Pulp capping is a dental restoration treatment that prevents the dental pulp from necrosis after it has been exposed, or almost exposed, during cavity preparation, a traumatic injury, or a deep cavity that reaches the middle of the tooth, causing the pulp to die. All or most of the diseased and weakened enamel and dentin are removed when dental caries is removed from a tooth. Pulpitis can result if the pulp of the tooth is exposed or almost exposed as a result of this (inflammation).Pulpitis can then become permanent, resulting in discomfort and pulp necrosis, needing root canal therapy or extraction. The ultimate goal of pulp capping, also known as progressive caries reduction, is to preserve a healthy tooth pulp and avoid root canal surgery.
When a dental restoration comes close to the pulp, the dentist will apply a little quantity of sedative dressing, such as calcium hydroxide or MTA, to prevent the pulp from degrading. These components shield the pulp from harmful agents (heat, cold, germs) and encourage the pulp’s cell-rich zone to lay down a dent in bridge. Dentin development normally begins within 30 days post pulp capping and is nearly complete by 130 days.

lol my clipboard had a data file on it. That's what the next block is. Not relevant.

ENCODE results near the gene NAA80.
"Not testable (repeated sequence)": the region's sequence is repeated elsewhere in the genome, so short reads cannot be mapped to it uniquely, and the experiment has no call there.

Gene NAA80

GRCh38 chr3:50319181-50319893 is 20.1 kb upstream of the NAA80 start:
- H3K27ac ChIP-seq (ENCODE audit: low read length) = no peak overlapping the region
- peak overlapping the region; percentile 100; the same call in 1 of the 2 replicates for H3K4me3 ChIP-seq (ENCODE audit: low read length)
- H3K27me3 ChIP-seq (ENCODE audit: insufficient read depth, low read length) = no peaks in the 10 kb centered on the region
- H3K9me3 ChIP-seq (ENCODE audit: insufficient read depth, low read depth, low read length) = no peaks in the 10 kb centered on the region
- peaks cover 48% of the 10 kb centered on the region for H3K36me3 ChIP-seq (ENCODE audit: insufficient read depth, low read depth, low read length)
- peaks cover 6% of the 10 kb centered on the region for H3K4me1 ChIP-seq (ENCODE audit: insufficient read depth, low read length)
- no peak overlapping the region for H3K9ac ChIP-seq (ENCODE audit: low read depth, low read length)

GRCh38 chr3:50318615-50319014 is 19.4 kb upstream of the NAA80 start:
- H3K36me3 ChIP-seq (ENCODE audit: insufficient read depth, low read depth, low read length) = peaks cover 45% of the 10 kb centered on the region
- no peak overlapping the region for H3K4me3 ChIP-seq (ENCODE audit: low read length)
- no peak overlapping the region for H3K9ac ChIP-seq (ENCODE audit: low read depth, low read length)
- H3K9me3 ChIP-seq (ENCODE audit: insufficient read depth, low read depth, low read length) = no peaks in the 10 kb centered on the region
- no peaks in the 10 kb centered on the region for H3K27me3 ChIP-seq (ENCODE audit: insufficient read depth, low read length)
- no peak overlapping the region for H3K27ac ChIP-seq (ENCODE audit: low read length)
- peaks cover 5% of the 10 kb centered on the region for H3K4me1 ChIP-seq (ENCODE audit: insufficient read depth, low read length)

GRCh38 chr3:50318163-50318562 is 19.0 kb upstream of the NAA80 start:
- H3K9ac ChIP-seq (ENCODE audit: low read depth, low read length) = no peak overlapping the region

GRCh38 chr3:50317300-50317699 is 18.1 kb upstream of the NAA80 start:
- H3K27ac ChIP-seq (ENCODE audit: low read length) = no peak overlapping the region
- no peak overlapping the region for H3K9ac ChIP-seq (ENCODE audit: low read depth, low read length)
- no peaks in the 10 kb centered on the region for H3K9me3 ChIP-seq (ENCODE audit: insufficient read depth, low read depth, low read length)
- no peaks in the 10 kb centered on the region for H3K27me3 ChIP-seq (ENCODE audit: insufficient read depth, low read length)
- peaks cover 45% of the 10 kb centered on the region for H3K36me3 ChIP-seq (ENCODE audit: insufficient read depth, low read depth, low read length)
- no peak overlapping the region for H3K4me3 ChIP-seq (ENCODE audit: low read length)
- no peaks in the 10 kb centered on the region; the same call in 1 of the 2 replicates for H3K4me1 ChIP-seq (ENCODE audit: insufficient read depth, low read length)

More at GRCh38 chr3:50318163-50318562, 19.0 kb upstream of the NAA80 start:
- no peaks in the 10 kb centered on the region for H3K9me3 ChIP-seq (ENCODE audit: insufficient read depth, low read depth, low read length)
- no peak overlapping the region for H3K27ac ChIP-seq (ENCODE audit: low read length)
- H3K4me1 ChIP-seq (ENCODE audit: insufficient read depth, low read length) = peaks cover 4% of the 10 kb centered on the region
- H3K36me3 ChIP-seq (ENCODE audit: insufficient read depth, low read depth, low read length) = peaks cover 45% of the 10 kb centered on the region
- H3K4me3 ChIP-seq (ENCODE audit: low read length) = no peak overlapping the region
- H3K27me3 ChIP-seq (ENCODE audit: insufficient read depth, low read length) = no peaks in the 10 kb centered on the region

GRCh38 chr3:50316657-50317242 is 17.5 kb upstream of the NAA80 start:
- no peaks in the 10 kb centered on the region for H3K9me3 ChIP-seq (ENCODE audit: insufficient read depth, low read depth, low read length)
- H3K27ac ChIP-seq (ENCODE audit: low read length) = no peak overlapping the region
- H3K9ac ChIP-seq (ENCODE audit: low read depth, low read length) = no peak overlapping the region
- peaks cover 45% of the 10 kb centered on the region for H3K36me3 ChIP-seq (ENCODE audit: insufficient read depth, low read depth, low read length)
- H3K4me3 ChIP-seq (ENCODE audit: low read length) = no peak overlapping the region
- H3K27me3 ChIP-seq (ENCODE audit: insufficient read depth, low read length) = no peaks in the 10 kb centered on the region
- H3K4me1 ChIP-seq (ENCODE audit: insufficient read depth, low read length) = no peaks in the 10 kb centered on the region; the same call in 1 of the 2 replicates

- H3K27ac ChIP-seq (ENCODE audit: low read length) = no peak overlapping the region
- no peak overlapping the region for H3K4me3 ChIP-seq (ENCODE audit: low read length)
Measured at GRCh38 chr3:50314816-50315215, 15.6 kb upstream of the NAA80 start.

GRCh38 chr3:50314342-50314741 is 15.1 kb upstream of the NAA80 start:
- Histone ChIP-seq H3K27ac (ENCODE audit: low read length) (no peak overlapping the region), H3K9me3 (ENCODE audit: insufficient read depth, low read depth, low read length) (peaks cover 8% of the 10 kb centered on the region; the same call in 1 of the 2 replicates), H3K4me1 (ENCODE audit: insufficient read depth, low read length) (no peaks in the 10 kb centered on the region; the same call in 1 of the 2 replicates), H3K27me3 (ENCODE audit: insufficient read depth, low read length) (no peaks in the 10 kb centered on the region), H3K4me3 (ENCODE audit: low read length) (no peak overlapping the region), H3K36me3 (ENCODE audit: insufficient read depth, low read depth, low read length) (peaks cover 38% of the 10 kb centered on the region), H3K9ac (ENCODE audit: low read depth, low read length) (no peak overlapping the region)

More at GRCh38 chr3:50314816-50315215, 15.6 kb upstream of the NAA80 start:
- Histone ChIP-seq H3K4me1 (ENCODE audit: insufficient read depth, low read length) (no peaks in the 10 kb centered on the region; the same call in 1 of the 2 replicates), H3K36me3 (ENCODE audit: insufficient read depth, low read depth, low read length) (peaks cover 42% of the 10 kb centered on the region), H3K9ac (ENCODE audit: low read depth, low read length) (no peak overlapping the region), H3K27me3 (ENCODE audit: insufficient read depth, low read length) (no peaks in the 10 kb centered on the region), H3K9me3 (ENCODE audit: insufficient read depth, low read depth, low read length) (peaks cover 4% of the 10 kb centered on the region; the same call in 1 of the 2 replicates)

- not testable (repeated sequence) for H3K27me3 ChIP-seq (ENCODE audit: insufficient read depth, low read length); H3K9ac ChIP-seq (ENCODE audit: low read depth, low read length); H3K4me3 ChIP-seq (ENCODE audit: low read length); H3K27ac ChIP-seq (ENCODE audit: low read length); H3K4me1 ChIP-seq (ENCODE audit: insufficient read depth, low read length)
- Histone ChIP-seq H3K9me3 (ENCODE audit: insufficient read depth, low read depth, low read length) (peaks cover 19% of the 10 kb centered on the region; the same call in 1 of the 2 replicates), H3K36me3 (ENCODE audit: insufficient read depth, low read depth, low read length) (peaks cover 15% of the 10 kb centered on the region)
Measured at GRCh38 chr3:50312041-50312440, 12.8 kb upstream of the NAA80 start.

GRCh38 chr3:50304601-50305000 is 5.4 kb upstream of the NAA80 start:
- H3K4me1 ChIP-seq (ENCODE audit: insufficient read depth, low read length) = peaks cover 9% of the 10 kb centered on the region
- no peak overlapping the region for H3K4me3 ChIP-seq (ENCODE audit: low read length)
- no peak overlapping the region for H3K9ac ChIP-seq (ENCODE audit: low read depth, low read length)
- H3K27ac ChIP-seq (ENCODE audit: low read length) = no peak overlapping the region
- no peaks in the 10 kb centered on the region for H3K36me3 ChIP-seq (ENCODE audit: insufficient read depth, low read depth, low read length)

There are two main types of pulp caps. In direct pulp capping, a thin layer of softened dentin is left in place and the protective dressing is placed on top of an exposed pulp; in indirect pulp capping, a thin layer of softened dentin is left in place and the protective dressing is placed on top of an exposed pulp. A direct pulp cap is a one-step operation, whereas stepwise caries removal is a two-step technique that takes roughly six months to complete.